Making copies and hording data may confer advantage in the short-term – but only in the short term. The real and lasting value comes from competing on analytics by turning data into actionable information. This implies the ability to deliver on velocity, volume and variety when it comes to moving data, in other words, bandwidth. This theme of getting the data to flow also runs through this recent pair of essays in The New England Journal of Medicine on the state of healthcare IT and the impact of the HITECH Act.

Data must flow freely in order to be valuable. That’s what well designed APIs do: they can create huge increases in bandwidth. That’s one reason why the rest of the digital economy adopted them long ago. And as these young adults are showing us, that’s the way of the future.

 

Special thanks to Dr. Stephen Levin, Dan, Matt and Alex for their contributions to this post.

Dr. Dave Levin has been a physician executive and entrepreneur for more than 30 years. He is a former Chief Medical Information Officer for the Cleveland Clinic and serves in a variety of leadership and advisory roles for healthcare IT companies, health systems and investors. You can follow him @DaveLevinMD or email DaveLevinMD@gmail.com.

 

 

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/news-item/interoperability/hl7-model-identifies-clinical-genomics-workflows-use-cases

HL7 Model Identifies Clinical Genomics Workflows, Use Cases

January 16, 2019
by David Raths, Contributing Editor
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Domain Analysis Model covers pre-implantation genetic diagnosis, whole-exome sequencing, RNA sequencing and proteomics

HL7’s Clinical Genomics Work Group has published an HL7 Domain Analysis Model (DAM) to identify common workflows and use cases to facilitate scalable and interoperable data standards for the breadth of clinical genomics scenarios.

The Domain Analysis Model (DAM), which has underdone a rigorous ISO/ANSI-compatible balloting process, covers a myriad of use cases, including emerging ones such as pre-implantation genetic diagnosis, whole-exome sequencing, RNA sequencing and proteomics.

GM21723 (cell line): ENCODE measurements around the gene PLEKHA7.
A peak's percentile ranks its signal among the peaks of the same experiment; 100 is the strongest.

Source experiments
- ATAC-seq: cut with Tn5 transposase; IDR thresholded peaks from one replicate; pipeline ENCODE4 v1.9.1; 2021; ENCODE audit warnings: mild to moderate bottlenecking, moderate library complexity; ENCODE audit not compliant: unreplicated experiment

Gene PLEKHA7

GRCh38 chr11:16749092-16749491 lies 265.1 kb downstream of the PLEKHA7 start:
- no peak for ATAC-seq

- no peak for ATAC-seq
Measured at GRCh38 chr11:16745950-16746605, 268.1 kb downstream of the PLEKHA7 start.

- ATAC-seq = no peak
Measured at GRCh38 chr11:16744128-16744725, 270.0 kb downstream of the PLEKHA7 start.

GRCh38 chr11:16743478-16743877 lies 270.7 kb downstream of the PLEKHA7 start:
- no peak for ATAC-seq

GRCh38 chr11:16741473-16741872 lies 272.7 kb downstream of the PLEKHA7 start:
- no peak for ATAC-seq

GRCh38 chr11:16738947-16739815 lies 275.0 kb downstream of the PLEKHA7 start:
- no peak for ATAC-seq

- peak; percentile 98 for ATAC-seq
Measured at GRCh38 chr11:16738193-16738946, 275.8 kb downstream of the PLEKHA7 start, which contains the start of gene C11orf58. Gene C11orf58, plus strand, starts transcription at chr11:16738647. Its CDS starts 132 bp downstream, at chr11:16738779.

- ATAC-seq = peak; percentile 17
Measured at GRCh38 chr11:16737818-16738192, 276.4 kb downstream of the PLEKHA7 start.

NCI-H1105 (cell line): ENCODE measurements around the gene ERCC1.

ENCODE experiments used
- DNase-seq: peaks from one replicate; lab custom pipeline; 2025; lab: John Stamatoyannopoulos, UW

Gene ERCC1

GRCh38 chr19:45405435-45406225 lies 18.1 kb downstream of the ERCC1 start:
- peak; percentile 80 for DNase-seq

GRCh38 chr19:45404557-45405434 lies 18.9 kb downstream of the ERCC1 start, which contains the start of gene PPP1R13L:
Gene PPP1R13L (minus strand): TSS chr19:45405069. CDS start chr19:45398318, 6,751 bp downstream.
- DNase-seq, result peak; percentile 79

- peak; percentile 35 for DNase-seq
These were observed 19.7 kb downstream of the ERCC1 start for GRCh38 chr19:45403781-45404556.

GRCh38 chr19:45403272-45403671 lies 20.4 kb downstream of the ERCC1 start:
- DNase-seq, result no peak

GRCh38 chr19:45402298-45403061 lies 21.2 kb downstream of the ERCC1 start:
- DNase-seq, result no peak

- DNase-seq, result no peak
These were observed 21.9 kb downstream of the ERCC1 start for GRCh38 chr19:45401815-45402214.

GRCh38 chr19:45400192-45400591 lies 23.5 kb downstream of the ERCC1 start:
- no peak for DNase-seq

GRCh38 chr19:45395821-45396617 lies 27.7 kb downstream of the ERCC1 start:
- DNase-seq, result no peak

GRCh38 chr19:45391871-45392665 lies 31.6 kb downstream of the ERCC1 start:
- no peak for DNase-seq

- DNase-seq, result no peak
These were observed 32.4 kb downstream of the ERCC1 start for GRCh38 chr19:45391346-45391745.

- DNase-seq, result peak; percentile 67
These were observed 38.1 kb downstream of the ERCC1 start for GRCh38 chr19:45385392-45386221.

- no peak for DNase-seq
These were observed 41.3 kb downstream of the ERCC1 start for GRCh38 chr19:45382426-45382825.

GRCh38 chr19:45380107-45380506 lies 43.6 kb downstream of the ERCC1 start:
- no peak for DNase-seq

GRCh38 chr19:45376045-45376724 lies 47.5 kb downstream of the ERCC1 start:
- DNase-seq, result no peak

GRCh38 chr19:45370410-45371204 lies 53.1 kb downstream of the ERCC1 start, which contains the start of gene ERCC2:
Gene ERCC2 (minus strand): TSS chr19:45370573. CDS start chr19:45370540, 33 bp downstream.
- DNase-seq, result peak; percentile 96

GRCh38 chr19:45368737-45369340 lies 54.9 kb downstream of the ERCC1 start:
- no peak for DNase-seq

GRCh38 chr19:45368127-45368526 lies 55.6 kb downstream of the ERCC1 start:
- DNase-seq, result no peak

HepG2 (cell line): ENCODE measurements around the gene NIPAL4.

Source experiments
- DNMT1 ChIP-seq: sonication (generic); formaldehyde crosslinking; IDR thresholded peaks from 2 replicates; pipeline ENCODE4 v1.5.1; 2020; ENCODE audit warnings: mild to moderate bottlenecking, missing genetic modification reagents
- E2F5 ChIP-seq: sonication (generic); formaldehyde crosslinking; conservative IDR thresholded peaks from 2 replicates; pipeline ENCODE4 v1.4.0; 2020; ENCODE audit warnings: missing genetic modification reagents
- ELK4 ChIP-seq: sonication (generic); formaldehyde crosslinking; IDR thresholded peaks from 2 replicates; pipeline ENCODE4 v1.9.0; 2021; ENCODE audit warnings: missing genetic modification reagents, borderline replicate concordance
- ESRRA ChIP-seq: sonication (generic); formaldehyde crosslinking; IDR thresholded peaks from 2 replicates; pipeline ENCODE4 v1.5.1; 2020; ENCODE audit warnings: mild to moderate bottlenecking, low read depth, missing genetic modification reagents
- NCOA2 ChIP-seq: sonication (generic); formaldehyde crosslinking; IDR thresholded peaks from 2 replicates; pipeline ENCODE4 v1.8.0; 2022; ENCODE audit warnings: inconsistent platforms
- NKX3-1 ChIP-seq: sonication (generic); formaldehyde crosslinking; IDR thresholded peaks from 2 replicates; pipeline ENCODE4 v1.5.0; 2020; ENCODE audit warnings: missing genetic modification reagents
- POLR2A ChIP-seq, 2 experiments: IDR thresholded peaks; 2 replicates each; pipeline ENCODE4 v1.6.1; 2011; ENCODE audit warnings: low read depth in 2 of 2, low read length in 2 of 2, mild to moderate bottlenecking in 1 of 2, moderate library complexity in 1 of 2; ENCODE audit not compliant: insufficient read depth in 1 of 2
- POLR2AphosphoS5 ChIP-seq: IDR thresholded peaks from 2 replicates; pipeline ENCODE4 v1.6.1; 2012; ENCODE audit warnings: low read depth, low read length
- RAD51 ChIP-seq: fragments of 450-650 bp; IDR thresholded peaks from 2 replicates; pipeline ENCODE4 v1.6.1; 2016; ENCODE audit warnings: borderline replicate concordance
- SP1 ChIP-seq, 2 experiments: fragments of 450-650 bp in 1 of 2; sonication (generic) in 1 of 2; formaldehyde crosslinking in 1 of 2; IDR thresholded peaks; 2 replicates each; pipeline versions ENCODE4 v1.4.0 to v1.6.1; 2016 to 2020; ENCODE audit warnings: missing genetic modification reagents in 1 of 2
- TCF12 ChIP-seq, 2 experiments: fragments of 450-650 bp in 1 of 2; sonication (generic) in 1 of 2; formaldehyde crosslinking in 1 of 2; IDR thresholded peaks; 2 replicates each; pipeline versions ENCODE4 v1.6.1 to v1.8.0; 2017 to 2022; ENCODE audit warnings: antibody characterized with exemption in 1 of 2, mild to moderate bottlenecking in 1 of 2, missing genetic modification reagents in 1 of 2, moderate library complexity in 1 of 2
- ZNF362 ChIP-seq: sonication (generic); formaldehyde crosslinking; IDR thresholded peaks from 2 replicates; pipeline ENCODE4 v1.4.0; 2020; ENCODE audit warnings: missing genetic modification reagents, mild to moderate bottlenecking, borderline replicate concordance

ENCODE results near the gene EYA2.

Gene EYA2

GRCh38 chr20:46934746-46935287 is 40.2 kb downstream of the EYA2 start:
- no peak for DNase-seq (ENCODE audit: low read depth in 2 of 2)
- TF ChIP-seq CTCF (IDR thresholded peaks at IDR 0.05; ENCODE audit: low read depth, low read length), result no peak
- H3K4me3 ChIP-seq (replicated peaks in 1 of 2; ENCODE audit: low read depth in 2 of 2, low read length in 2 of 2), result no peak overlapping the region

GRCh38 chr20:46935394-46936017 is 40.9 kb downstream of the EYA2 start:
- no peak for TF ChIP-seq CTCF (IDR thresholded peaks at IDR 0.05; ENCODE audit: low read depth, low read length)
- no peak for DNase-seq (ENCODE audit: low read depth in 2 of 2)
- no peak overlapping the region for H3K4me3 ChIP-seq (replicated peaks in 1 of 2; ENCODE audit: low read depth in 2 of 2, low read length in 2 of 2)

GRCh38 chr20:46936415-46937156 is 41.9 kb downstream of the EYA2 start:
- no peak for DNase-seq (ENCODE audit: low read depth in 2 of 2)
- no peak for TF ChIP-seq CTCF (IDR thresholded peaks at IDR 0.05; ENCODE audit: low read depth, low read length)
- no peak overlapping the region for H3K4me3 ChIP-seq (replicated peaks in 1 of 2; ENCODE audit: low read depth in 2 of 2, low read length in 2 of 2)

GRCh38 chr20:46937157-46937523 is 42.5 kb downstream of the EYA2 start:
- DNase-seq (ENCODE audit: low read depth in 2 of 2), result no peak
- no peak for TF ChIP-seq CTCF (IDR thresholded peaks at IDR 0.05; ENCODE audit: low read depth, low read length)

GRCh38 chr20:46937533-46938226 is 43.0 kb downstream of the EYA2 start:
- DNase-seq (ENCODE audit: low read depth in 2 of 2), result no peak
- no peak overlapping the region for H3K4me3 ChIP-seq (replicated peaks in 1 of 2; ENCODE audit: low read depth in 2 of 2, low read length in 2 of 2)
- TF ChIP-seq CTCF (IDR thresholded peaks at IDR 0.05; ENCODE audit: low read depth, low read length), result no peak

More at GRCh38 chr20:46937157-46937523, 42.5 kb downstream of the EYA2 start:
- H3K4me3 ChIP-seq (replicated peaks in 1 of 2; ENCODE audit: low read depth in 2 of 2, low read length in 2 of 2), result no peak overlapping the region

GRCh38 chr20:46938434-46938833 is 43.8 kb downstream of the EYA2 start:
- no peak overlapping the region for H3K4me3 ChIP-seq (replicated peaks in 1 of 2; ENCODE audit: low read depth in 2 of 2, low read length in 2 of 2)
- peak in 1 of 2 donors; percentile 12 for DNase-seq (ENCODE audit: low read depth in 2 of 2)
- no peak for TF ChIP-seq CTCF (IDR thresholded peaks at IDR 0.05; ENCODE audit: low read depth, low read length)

The effort “builds on the DAM Clinical Sequencing work that is already being used to design precision medicine workflows at hospitals across the country,” said Gil Alterovitz, Ph.D., an HL7 Clinical Genomics Work Group co-chair, in a prepared statement. He also serves as a Harvard professor with the Computational Health Informatics Program/Boston Children’s Hospital.

The Clinical Sequencing DAM fueled the design of FHIR Genomics, the subset of HL7’s FHIR standard designed to communicate clinical genomic information. “By extending to broader domains, it can serve as a standard going forward to aid in the design of workflows, exchange formats as well as other areas,” Alterovitz added,

The document presents narrative context and workflow diagrams to guide readers through the stages of each use case and details steps involving the various stakeholders such as patients, health care providers, laboratories and geneticists. This contextual knowledge aids in the development and implementation of software designed to interpret and communicate the relevant results in a clinical computer system, especially a patient's electronic health record.

The HL7 Clinical Genomics Work Group developed several new applications and refinements in the Domain Analysis Model beyond its original scope of clinical sequencing. One notable addition is the analysis of the common workflows for pre-implantation genetic diagnosis (PGD). For those undergoing in-vitro fertilization, advanced pre-implantation genetic screening has become increasingly popular as it avoids the implantation of embryos carrying chromosomal aneuploidies, a common cause of birth defects. Implementers can follow the workflow diagram and see the context for each transfer of information, including the types of tests performed such as blastocyst biopsy and embryo vitrification.

As the clinical utility of proteomics (detecting, quantifying and characterizing proteins) and RNA-sequencing increases, the DAM also outlines clinical and laboratory workflows to capitalize on these emerging technologies.

HL7 notes that future challenges arise from uncertainty about the specific storage location of genomic data, such as a Genomics Archive and Computer/Communication System (GACS), as well as the structure of a patient’s genomic and other omics data for access on demand, both by clinicians and laboratories. Best practices in handling such considerations are being formulated within HL7 and include international input from across the spectrum of stakeholders. In parallel, the HL7 Clinical Genomics Work Group has been preparing an implementation guide for clinical genomics around many of these use cases, to be leveraged alongside the newly published HL7 FHIR Release 4 standard.

 

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ONC Releases Interoperability Standards Advisory Reference 2019

January 15, 2019
by Heather Landi, Associate Editor
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The Office of the National Coordinator for Health IT (ONC) has released the 2019 Interoperability Standards Advisory (ISA) Reference Edition, which serves as a “snapshot” view of the ISA.

The 2019 Interoperability Standards Advisory represents ONC’s current assessment of the heath IT standards landscape. According to ONC, this static version of the ISA won’t change throughout the year, while the web version is updated on a regular basis. The ISA contains numerous standards and implementation specifications to meet interoperability needs in healthcare and serves as an open and transparent resource for the industry.